“The third day – zero interaction with any buyers, zero orders,” Judge wrote. Emerald Expositions staff decided to hold a meeting for vendors to hear their pleas. “There were several [vendors] who were crying during the meeting and it was heartbreaking,” says Garafalo. “No one wants to sit up front in front of these people and realize, ‘Oh my goodness, what happened here.’”

Video recap of ACRE Philadelphia 2015

Garafalo, who also oversees the handmade collection at NY Now, acknowledges that the tight the timeline from the sale by IndieMe in December and the show opening in June led to a less than stellar marketing effort. “Our data team was working with IndieMe. We initially got all the data over and then it was corrupt. It took a while to clean it up and then get everyone processed in our system so that we could send them emails. By the time all of this happened we only had six weeks to target all of these buyers,” she explains. “During that lapse we did the best we could to hit the handmade markets, contacting the NY Now companies and National Stationary Show companies. So we were promoting it to new buyers, there was just a lapse in being able to promote it to previous buyers that IndieMe had promoted to in the past.”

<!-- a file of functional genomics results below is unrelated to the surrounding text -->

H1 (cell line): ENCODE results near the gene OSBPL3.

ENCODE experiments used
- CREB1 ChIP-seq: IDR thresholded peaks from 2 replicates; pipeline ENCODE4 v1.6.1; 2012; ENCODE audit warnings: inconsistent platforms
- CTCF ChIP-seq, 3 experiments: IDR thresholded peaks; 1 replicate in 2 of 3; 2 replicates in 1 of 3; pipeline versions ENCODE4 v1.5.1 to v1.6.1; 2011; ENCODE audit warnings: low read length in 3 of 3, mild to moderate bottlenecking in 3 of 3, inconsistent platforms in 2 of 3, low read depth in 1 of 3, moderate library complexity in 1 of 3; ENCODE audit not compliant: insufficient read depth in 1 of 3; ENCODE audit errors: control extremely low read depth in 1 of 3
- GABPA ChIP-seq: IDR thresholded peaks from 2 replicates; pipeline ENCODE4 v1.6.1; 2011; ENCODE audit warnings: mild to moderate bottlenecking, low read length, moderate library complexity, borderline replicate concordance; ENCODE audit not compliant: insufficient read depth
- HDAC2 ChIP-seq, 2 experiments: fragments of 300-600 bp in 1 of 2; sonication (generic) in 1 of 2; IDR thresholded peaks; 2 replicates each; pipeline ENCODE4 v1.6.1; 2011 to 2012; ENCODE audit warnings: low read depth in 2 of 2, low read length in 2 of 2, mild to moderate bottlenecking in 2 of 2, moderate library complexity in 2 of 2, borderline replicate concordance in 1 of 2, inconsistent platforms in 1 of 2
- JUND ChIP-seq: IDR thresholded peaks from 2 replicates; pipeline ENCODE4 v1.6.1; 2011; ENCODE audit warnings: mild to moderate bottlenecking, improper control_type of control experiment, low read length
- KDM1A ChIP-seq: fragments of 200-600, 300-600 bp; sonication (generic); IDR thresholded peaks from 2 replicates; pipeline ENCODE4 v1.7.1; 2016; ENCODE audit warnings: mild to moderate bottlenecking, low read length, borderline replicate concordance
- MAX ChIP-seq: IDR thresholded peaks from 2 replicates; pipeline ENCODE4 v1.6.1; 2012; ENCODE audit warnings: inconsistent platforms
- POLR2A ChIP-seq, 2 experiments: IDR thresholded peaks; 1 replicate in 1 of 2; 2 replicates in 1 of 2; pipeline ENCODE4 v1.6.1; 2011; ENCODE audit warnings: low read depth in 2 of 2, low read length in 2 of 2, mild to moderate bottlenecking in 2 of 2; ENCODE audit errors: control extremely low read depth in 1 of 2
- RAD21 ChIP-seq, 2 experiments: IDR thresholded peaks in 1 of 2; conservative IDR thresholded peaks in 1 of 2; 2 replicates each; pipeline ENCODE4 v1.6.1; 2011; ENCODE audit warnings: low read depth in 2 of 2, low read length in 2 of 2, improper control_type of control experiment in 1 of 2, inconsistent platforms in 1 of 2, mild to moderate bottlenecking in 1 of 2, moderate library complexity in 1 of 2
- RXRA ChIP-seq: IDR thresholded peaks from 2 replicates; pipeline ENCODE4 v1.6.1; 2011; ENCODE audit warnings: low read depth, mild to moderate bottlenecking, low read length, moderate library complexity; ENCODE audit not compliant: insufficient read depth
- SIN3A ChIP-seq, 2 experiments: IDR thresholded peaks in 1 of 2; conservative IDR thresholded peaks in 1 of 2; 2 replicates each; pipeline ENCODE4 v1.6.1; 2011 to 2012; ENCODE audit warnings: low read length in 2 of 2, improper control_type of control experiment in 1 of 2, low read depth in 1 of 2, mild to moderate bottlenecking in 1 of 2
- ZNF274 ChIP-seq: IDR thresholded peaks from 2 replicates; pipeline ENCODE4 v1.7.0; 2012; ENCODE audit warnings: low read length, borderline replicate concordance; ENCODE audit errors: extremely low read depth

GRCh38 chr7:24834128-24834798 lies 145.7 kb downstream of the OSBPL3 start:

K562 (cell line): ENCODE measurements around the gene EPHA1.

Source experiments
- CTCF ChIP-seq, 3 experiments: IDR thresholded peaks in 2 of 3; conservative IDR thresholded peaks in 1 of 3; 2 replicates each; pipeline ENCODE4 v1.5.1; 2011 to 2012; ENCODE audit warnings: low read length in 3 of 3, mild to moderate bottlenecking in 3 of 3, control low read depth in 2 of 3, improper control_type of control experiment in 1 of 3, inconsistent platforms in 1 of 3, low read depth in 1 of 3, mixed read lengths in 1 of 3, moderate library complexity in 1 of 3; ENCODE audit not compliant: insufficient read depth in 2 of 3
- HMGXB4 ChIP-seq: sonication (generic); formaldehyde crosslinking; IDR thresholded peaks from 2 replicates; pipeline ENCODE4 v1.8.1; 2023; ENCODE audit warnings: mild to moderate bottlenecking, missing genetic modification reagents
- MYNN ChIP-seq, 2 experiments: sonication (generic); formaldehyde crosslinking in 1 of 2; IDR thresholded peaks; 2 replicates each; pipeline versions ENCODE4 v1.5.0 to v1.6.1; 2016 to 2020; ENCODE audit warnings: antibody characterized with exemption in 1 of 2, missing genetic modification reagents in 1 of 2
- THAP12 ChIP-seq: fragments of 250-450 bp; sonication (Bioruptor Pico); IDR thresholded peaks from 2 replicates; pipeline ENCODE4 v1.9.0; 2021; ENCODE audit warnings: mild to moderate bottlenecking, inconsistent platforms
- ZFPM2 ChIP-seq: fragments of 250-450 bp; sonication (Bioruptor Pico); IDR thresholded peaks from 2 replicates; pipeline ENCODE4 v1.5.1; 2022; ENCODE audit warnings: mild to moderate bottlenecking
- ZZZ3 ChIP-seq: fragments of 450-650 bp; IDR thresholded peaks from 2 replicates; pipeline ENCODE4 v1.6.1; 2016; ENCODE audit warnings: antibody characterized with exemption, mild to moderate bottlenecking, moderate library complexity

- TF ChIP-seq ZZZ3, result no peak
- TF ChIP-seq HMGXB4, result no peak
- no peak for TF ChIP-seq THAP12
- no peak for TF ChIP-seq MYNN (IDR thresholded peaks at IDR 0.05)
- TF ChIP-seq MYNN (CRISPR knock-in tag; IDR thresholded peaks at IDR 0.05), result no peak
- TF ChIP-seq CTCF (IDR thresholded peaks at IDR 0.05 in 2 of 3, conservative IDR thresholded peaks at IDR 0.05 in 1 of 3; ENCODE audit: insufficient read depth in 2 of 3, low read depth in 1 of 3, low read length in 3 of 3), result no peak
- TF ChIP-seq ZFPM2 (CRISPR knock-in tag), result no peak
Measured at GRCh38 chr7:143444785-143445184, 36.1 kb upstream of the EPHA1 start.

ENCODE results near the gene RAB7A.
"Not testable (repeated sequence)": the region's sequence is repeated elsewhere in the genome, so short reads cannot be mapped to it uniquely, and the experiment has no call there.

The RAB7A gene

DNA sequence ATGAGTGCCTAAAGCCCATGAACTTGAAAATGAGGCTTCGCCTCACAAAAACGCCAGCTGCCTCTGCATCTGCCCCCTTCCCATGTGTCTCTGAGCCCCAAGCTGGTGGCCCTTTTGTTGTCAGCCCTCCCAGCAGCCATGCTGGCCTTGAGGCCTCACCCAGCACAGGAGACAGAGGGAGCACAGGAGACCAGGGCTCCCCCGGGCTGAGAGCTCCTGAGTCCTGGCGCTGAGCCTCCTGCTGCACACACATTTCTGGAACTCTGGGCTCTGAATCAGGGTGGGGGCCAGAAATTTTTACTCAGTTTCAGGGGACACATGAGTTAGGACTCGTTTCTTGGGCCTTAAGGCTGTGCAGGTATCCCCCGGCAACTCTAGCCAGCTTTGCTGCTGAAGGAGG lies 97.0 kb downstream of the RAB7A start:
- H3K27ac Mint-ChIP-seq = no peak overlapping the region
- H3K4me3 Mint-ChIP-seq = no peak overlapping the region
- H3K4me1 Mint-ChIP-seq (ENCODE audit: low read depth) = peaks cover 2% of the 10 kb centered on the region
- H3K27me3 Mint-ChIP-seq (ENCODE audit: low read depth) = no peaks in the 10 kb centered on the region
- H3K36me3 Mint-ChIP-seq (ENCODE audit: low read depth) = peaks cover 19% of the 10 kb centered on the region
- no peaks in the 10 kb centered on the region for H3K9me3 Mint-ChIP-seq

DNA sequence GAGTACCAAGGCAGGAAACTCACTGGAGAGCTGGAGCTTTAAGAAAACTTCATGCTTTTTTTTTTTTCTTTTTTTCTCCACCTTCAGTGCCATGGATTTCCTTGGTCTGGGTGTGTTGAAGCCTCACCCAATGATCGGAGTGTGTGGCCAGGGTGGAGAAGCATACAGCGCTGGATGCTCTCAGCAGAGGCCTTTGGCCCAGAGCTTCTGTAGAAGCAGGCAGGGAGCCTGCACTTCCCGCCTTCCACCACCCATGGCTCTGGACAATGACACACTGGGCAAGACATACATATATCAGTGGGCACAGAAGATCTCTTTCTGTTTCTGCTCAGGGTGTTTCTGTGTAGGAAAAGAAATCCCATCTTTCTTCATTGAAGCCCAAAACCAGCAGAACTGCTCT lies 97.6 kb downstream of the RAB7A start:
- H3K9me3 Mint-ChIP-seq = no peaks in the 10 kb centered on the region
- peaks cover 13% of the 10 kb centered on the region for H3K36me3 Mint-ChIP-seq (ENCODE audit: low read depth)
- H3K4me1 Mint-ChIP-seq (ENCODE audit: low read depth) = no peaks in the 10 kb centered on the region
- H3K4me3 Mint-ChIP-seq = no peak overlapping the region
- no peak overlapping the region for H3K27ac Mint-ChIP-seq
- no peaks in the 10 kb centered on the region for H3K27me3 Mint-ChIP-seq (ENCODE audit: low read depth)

Still, she says, they did market the show by sending direct mail, email blasts, and promoting an American Express gift card deal to potential buyers. “We definitely did marketing throughout that time, but not to the extent that we wish we could have. We’re not standing here saying that we did an amazing job. We were there. We saw that it was quiet.”

ACRE is the only wholesale show for fine craft in the western part of the US, but the show had struggled in the years leading up to the Emerald acquisition. One vendor explained, “As I remember it, very few people have been happy with the Vegas show long before new management stepped in. It is unreasonable to expect the show to suddenly be fantastic.”